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my text file "testnum" looks like this:

xxx1abc
xxx2abc
xxx3abc
xxx4abc
xxx5abc
xxx6abc
xxx7abc
xxx8abc
xxx9abc
xxx10abc..etc

this gives my desired output in cmdline

for n in {1..10}
do
o=`sed -n "${n}p" < testnum`
clear
echo -e "you read ${o}\r"
grep  -n -C 2 ${o} testnum 
sleep 2s
done

and that looks like this which is what i want

you read xxx10abc
8-xxx8abc
9-xxx9abc
10:xxx10abc
11-xxx11abc
12-xxx12abc

just that it clears the cmd line everytime it iterates what i want is this

nikola@nikola-desktop:~/Downloads$bash my_skirpt
you read xxx1abc
1:xxx1abc
2-xxx2abc
3-xxx3abc

last iteration should be

nikola@nikola-desktop:~/Downloads$bash my_skirpt
    you read xxx10abc
    8-xxx8abc
    9-xxx9abc
    10:xxx10abc
    11-xxx11abc
    12-xxx12abc
nikola@nikola-desktop:~/Downloads$
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3  
I don't get what you mean... –  Bobby Jun 28 '11 at 8:58
    
i want to have echo and grep replaced each time for-loop changes n, not a new output n changes –  nkvnkv Jun 28 '11 at 9:33
    
Sorry, still cannot figure it out. You want to run my_skirpt multiple times and have that cause the n to advance? So the first time you run the program it returns the first line, and the second time you run the program it returns the second line, etc? –  Seth Robertson Jun 28 '11 at 20:38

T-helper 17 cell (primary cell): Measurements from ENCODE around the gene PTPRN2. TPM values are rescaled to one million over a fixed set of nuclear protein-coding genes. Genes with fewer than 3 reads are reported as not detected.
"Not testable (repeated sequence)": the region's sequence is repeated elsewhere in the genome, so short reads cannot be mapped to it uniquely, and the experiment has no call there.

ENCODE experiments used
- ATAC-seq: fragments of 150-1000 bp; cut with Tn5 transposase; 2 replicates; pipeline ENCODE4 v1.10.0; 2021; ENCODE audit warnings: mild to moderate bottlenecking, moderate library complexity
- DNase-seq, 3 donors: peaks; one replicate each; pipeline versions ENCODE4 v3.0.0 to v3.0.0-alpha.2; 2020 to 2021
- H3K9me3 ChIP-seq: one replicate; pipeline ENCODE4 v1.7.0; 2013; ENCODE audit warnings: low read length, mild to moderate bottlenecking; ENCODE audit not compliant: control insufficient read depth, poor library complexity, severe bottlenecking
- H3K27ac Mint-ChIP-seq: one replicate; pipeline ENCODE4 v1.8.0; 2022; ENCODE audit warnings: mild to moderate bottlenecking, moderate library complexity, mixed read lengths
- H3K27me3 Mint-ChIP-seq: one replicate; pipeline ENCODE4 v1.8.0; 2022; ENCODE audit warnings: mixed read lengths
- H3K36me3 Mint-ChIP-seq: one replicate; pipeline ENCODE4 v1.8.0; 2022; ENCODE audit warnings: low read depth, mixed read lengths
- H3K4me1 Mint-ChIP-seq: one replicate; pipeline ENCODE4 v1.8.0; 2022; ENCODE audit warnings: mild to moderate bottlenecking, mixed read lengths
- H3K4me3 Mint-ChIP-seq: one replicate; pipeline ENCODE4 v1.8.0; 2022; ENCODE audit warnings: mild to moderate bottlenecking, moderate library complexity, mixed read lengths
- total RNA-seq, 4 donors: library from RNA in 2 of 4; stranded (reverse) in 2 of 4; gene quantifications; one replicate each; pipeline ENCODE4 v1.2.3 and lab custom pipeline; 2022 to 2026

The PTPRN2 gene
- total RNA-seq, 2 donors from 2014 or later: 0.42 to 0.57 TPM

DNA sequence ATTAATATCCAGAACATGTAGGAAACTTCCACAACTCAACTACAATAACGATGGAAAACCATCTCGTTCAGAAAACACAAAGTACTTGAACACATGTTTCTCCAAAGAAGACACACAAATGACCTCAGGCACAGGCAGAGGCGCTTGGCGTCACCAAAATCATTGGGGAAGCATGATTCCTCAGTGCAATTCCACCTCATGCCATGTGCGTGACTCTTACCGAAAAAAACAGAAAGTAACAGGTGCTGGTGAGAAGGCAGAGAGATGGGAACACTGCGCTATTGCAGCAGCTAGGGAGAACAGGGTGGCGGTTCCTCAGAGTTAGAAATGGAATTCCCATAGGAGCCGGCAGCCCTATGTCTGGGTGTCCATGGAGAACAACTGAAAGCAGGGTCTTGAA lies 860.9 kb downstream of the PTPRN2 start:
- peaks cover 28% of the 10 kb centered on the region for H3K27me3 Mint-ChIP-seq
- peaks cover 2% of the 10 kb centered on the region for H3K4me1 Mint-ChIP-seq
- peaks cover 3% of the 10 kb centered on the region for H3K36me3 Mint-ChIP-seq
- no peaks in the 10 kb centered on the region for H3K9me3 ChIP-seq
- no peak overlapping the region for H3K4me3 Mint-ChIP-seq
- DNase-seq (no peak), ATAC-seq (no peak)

I too am having problems understanding exactly what you mean. –  Kev Jun 28 '11 at 20:54
    
I think I understood. You want the script not to clear the command line but "replace" the actual text on each iteration. –  Lynch Jun 29 '11 at 4:16

1 Answer 1

up vote 1 down vote accepted

I'm not entirely certain, but I think you want it to overwrite all the lines it printed the last iteration? In that case, you want to use tput:

#!/bin/bash
tput sc
for n in {1..10}
do
o=`sed -n "${n}p" < testnum.txt`
echo -e "you read ${o}\r"
grep  -n -C 2 ${o} testnum.txt
sleep 2s
tput rc
tput el1
done;
tput sc

tput sc saves the current cursor position, so we can later recall this position with tput rc. tput el1 clears the line we're on so that the changing number of lines (first and last outputs are shorter than the other ones) doesn't destroy anything.

There is a lot more you can do with tput, google will for instance give you this page, which I find quite good.

share|improve this answer
    
yes yes yes thats it –  nkvnkv Jun 29 '11 at 8:20
    
Good! Glad I could help :) –  carlpett Jun 29 '11 at 8:24

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